Three years in...

That picture looks old mostly because it's scanned from a Sunday Business Post article that featured us in the early days. It certainly seems like a long time ago.

When we had our first conversation about the idea that researchers and academics might benefit from some media training, we never thought that three years later we would be working together full-time, travelling the country delivering training and engaging with organisations about their communication strategies. It has been a real privilege and it has been quite the learning curve.

So what have we learned?

Well, when it comes to individuals and communicating with the public, ability is not the problem. We haven't met any fusty old professors who are unable to hold a regular conversation about their work. Most people are well able to talk in basic terms about their research. 

The challenge actually comes down to two main issues - time and confidence. Researchers are busy, overloaded in fact with the different aspects of their jobs. Outreach and engagement takes time and the official rewards are few and far between. 

Confidence is complicated. Contrary to popular opinion, simply believing you can do anything doesn't quite cut it. We have found that for researchers, preparation is key to building that confidence. Thinking about their audience, crafting a message and leading out with the most important part of that message are the aspects of our training that people find most useful. The individuals are fine. Communication and outreach is increasingly being seen as part of the job. An exciting culture shift is happening in research in that regard.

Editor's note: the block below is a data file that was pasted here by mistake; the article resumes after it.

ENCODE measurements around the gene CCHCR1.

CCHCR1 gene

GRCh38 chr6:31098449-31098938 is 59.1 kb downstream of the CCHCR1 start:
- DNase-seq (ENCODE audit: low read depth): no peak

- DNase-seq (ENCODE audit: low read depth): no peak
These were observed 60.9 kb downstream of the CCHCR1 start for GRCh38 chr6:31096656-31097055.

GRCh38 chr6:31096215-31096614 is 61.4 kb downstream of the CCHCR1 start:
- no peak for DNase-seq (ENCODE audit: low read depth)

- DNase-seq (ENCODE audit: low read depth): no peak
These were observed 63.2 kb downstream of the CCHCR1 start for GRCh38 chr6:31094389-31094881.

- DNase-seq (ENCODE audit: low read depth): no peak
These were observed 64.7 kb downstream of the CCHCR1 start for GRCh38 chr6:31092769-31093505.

From an organisational perspective, many research and academic institutions need to take a more strategic approach to their communication output. Communication may be a 'soft skill' but it is a powerful tool. Every communication action an organisation takes should have a desired outcome in mind. Organisations need to utilise their researchers in their effort to reach the public, and they need to start rewarding those people who stick their heads above the parapet and write an opinion piece or who say yes to the interview request. Those individuals are at the forefront in the war against anti-intellectualism and lies. They are also the best advertisement that an organisation could wish for. They should be incentivised to speak out. 


Grainne FallerComment